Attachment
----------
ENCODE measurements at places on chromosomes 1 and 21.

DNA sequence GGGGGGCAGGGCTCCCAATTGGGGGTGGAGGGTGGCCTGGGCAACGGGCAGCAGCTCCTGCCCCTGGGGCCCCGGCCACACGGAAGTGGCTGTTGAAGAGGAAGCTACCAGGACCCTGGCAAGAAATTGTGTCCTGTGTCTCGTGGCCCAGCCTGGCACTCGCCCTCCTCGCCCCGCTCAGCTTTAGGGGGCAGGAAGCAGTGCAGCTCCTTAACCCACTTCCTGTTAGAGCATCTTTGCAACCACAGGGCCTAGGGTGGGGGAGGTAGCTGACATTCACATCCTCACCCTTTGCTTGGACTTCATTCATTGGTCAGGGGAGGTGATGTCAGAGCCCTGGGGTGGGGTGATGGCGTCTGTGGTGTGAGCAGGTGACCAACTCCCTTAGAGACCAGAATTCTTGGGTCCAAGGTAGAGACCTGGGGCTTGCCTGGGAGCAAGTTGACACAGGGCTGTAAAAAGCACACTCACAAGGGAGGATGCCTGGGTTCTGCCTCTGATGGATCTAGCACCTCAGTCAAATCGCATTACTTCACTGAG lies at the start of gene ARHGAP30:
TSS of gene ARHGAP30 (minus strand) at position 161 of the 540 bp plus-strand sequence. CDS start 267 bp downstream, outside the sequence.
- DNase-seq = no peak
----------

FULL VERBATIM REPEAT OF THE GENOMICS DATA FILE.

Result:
ENCODE measurements at places on chromosomes 1 and 21.

DNA sequence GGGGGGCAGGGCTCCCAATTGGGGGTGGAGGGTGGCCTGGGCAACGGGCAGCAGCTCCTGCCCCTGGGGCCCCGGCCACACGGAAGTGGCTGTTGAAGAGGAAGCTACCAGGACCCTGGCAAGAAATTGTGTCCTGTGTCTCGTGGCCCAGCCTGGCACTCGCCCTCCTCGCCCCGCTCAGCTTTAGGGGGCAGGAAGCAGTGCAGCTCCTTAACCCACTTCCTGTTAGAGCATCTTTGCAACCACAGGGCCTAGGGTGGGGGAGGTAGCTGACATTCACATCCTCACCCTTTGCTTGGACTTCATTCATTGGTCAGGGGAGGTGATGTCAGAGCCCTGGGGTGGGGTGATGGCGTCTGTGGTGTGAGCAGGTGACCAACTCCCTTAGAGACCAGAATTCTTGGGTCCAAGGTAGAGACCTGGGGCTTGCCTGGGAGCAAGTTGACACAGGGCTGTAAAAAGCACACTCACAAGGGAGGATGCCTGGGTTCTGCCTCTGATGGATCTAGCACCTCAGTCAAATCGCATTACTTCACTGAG lies at the start of gene ARHGAP30:
TSS of gene ARHGAP30 (minus strand) at position 161 of the 540 bp plus-strand sequence. CDS start 267 bp downstream, outside the sequence.
- DNase-seq = no peak